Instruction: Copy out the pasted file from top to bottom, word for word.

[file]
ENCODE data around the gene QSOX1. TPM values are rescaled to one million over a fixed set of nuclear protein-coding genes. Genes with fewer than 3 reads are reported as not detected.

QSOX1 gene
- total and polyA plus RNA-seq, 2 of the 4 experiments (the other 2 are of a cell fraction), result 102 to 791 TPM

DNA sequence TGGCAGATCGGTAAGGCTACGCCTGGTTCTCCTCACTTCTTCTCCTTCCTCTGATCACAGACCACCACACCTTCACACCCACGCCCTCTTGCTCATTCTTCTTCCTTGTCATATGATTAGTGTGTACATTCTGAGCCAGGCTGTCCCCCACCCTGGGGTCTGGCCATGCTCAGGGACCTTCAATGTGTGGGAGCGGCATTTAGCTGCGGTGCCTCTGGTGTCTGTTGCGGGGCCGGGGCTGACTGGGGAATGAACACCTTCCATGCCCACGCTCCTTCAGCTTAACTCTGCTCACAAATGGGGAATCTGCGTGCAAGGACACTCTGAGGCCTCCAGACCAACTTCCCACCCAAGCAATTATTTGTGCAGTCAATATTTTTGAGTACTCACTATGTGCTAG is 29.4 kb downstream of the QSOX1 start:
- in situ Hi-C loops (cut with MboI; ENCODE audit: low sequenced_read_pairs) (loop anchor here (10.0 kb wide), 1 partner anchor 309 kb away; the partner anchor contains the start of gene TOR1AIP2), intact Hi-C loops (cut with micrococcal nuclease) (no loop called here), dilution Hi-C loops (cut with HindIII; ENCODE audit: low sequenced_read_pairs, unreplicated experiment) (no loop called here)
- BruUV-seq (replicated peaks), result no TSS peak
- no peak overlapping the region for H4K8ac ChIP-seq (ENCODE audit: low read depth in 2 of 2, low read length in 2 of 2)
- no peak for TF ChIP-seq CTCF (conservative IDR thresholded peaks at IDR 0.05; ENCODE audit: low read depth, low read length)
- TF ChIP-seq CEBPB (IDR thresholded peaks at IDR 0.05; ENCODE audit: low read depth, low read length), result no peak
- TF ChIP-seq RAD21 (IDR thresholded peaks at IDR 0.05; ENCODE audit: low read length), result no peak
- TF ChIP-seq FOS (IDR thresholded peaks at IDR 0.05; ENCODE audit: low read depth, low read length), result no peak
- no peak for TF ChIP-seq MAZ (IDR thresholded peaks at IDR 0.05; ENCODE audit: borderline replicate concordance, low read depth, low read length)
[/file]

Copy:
ENCODE data around the gene QSOX1. TPM values are rescaled to one million over a fixed set of nuclear protein-coding genes. Genes with fewer than 3 reads are reported as not detected.

QSOX1 gene
- total and polyA plus RNA-seq, 2 of the 4 experiments (the other 2 are of a cell fraction), result 102 to 791 TPM

DNA sequence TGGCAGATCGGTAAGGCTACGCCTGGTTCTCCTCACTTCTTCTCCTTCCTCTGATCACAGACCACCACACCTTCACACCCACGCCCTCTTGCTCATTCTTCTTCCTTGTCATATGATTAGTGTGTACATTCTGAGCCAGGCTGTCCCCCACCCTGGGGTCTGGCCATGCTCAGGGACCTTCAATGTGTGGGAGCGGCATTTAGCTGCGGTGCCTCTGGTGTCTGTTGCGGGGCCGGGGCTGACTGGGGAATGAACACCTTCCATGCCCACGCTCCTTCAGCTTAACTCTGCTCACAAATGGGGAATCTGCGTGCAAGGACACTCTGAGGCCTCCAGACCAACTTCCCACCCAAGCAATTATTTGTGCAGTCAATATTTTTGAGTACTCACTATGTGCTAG is 29.4 kb downstream of the QSOX1 start:
- in situ Hi-C loops (cut with MboI; ENCODE audit: low sequenced_read_pairs) (loop anchor here (10.0 kb wide), 1 partner anchor 309 kb away; the partner anchor contains the start of gene TOR1AIP2), intact Hi-C loops (cut with micrococcal nuclease) (no loop called here), dilution Hi-C loops (cut with HindIII; ENCODE audit: low sequenced_read_pairs, unreplicated experiment) (no loop called here)
- BruUV-seq (replicated peaks), result no TSS peak
- no peak overlapping the region for H4K8ac ChIP-seq (ENCODE audit: low read depth in 2 of 2, low read length in 2 of 2)
- no peak for TF ChIP-seq CTCF (conservative IDR thresholded peaks at IDR 0.05; ENCODE audit: low read depth, low read length)
- TF ChIP-seq CEBPB (IDR thresholded peaks at IDR 0.05; ENCODE audit: low read depth, low read length), result no peak
- TF ChIP-seq RAD21 (IDR thresholded peaks at IDR 0.05; ENCODE audit: low read length), result no peak
- TF ChIP-seq FOS (IDR thresholded peaks at IDR 0.05; ENCODE audit: low read depth, low read length), result no peak
- no peak for TF ChIP-seq MAZ (IDR thresholded peaks at IDR 0.05; ENCODE audit: borderline replicate concordance, low read depth, low read length)